Almost 30 years later, it’s difficult to contextualise the shock waves generated by the emergence of Living Colour. The four-piece group were articulate, exceptionally proficient musicians with a fresh sound that struck like a lightning bolt. Avowed to protest the political injustices of the New York City locale in which they’d grown up there was another significant reasons why Living Colour challenged the status quo of hard rock music: they were black.
While musicians like Maiden’s Steve Harris, Lemmy and Anthrax all stood in Living Colour’s corner, others were intimidated. In such less enlightened days the only way the band could disarm the situation was by sending it up. From the stage at London’s Astoria in 1988, frontman Corey Glover announced: “Hi there. I’s your new neighbour.”
“Metal has always been a very tribal thing,” guitarist Vernon Reid reasons now. “It’s also extremely competitive. I embraced the power of hard rock, but we were unwilling to play by its rules and culture. Some felt we were provocative merely for existing.”
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Some of Living Colour’s detractors also objected on the grounds that the group had friends in high places. The patronage of noted writers David Fricke and Kurt Loder had already set wheels rolling. And with a rival label turning them down, the band were signed to Epic Records at the instigation of Mick Jagger, who produced their demo tape, two songs from which appeared on 1988’s debut album, Vivid, produced (mostly) by Stones engineer Ed Stasium. Reid and drummer Will Calhoun expressed their gratitude by guesting on Jagger’s Primitive Cool album.
“In a very singular way, Mick Jagger is rock’n’roll,” Vernon Reid enthuses. “We had even been considering the possibility of making records independently, but Jagger’s belief in us opened lots of doors.”
The hook-up had been initiated by Reid attending an audition for Jagger’s solo band, where he impressed the singer so much that he kept a promise to see Living Colour at legendary (now defunct) Lower East Side club CBGB. With Jeff Beck also in the audience on the night concerned, it will forever live in Reid’s mind.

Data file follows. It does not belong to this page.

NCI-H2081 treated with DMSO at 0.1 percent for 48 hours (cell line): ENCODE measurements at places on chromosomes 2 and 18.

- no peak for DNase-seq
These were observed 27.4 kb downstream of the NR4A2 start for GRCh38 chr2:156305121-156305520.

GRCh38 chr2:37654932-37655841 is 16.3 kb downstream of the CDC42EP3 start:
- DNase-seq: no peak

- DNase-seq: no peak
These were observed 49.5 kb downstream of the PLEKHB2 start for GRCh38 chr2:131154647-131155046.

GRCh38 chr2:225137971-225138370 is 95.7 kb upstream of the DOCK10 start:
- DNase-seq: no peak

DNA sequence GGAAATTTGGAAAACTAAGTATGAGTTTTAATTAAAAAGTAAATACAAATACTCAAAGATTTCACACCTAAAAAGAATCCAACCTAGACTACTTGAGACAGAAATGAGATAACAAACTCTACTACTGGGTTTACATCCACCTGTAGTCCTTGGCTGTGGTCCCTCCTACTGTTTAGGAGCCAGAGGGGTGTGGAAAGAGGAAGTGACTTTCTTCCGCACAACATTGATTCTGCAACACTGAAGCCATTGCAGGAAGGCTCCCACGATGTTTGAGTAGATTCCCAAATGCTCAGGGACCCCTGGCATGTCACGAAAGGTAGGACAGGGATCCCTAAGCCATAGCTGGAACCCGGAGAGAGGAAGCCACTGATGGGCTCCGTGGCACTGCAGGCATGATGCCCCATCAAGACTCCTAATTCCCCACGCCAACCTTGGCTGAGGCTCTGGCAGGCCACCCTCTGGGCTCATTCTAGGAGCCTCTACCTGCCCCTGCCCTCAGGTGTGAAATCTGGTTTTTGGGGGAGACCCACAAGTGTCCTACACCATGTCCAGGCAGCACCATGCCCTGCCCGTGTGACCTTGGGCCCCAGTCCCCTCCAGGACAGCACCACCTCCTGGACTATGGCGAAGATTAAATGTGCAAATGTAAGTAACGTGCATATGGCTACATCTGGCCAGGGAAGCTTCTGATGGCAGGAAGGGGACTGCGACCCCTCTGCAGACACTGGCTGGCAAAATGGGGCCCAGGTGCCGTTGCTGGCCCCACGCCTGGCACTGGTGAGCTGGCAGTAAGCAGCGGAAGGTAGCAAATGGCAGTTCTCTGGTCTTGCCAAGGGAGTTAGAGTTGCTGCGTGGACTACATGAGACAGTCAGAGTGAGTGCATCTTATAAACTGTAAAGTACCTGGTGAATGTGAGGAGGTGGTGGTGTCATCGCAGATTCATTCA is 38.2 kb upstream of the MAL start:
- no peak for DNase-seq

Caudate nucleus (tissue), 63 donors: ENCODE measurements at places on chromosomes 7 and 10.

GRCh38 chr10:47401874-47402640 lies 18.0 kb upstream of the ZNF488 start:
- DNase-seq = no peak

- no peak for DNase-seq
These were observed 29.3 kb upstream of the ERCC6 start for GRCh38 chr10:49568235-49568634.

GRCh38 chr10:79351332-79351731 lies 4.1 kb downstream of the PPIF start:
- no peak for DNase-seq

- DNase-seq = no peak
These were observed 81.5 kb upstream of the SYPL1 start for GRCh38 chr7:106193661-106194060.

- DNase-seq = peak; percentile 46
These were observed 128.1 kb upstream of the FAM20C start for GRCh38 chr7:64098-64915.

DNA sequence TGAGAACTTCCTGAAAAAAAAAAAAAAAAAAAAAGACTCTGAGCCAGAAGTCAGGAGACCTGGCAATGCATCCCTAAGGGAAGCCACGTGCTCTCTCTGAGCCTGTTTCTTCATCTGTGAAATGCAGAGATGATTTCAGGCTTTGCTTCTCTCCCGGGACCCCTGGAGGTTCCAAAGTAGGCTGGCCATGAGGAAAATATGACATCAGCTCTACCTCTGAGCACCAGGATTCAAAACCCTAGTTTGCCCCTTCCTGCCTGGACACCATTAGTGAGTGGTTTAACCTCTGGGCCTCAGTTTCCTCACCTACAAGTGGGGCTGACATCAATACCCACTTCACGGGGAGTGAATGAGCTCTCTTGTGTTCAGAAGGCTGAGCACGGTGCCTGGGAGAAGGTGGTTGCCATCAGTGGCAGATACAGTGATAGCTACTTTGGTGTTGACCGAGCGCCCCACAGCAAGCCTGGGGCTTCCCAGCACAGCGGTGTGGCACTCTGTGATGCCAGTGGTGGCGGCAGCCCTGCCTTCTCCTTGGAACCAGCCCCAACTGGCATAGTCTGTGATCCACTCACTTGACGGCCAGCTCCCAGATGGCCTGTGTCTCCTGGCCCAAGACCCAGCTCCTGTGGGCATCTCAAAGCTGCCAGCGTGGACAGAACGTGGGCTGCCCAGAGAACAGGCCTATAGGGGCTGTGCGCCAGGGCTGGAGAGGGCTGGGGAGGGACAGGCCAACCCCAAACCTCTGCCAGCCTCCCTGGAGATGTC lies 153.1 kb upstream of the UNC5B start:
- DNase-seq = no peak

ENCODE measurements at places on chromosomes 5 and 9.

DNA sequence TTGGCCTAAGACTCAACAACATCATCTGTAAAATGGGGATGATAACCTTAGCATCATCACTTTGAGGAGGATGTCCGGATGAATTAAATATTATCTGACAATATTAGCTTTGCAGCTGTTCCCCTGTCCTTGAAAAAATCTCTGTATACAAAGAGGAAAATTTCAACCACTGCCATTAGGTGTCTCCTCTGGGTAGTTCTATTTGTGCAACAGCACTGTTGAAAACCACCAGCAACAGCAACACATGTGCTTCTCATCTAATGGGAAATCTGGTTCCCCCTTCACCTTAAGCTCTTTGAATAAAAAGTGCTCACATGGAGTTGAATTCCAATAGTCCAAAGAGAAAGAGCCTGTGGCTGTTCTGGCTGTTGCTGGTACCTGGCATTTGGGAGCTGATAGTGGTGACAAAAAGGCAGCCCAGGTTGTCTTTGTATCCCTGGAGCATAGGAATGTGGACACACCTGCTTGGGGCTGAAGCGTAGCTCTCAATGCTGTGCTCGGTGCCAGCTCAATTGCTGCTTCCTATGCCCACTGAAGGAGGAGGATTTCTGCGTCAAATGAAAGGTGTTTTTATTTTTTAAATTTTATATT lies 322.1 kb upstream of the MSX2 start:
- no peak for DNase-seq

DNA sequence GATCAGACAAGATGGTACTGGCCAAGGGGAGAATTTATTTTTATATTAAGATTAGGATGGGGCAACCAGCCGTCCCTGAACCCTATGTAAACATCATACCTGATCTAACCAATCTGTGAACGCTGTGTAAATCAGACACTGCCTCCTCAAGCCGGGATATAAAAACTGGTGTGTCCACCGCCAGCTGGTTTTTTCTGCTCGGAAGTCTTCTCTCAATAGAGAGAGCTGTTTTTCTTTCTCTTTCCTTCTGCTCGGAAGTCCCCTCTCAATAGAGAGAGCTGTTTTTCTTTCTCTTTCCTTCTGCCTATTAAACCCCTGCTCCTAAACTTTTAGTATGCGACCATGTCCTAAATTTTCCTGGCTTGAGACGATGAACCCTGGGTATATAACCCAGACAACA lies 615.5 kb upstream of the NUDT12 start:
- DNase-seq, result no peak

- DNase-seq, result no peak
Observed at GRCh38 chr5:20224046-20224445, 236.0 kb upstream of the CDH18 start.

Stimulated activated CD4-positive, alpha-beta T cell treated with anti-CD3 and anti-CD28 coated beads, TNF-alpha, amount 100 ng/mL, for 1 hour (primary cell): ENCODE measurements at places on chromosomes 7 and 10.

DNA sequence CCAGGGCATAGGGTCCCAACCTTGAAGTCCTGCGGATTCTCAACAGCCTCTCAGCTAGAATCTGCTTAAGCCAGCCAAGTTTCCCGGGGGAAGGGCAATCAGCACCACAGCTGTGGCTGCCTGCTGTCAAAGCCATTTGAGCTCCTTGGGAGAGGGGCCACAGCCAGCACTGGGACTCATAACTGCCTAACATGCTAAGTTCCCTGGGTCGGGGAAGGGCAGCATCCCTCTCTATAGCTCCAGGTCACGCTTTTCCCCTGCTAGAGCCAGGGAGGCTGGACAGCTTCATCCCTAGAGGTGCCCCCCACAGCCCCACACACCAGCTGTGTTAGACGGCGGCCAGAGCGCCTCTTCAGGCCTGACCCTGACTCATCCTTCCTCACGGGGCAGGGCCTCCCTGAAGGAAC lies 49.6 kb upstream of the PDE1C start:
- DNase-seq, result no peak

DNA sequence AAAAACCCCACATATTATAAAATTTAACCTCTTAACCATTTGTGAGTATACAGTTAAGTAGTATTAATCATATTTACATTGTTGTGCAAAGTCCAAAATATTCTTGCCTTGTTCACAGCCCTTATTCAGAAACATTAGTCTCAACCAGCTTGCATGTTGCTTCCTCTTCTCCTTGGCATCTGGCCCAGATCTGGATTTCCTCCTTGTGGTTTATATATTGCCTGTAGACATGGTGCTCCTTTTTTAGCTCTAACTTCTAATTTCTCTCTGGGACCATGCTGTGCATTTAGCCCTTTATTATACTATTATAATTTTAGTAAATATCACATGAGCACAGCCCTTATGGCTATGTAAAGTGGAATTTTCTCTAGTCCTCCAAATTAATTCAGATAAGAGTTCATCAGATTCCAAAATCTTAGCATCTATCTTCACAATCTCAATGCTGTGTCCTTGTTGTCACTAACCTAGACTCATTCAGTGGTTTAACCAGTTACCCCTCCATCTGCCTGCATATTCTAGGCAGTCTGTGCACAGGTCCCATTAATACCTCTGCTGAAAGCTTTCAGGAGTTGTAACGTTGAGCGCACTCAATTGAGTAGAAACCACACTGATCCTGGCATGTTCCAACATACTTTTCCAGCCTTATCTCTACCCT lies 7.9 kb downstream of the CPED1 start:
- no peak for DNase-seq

“Before we went on stage one of our managers told me: ‘He’s here,’” the guitarist recollects fondly. “I didn’t tell the rest of the band and just tried to put his presence out of my mind.”
Long before Jagger’s lending a hand, Living Colour had already pieced together Cult Of Personality, the song that would become their signature hit, fashioning it around a jarring guitar at a rehearsal in a loft in Brooklyn.
“That cool riff had a Zeppelin-ish vibe, but also a Mahavishnu Orchestra thing going on,” Reid recalls. “It was based on a series of notes that Corey had sung – my attempt to repeat that [on guitar]. I already had the lyrics, but with the music in place it very quickly took on a life of its own.” The use of sampled speeches from John F. Kennedy, Malcolm X and Franklin D. Roosevelt enhanced the political agenda of a song which seemed to denounce idolatry, reminding us how politicians always let down the common man. “Cult Of Personality was about celebrity, but on a political level,” Reid explains. “It asked what made us follow these individuals who were larger than life yet still human beings. Aside from their social importance, Malcolm X and Martin Luther King both looked like matinee idols. That was a strong part of why their messages connected. Even now it’s why Barack Obama has that certain something.”
Other politicians/statesmen name-checked in the song are Benito Mussolini, Joseph Stalin and Mahatma Gandhi.
“At first Hitler was in Mussolini’s place,” Reid confides cagily. “Stalin murdered more people than Hitler but, fearing it might be misconstrued, I decided not to [include] Hitler in any way.”
Cult Of Personality – Top 20 in America, number 67 in the UK – brought the band a Grammy for 1989’s Best Hard Rock Performance. Parent album Vivid sold two million copies.
“Tom Morello once told me that he had been thinking about forming a band when Cult Of Personality came out – it prompted him to do so,” Reid says proudly. “We were part of a genuine cultural change.”
For all their influence, Living Colour fragmented in 1995 during the recording of an uncompleted fourth studio album.
“I was getting divorced, there was a lot of personal turmoil,” Reid sighs at the memory. “It had all started to turn sour when Muzz [Skillings, original bassist] left [in 1992]. We found Doug [Wimbish] quickly and he was the right replacement, but we didn’t give ourselves time to heal. Besides that, Kurt Cobain’s suicide and the demise of Soundgarden affected me greatly. I never understood why bands broke up till it happened to my own.”
It was Wimbish who was with Reid, Glover and Calhoun when Living Colour reunited five years later. An album, Collideøscope, followed in 2003 with The Chair in the Doorway six years later.
“The anger [between us] is finished with and the past has been let go,” says Reid, his face a picture of determination. “It was time to get back to doing what we do best.”
In 2007, the band re-recorded the song for the computer game Guitar Hero III, and introduced the song to a whole new generation of fans and was later used by former wrestler CM Punk as his entrance music – the band played the song live in front of 80,000 people at Wrestlemania 29 on April 7, 2013 at MetLife Stadium in East Rutherford, New Jersey. It’s a song the band never get tired of playing.
“I’ll never understand those bands that resent their hit records,” concludes Reid. “When other artists say that they don’t want to perform them on stage any more, what is that all about? It’s four minutes out of your life, man. What’s the problem with making a few people happy?”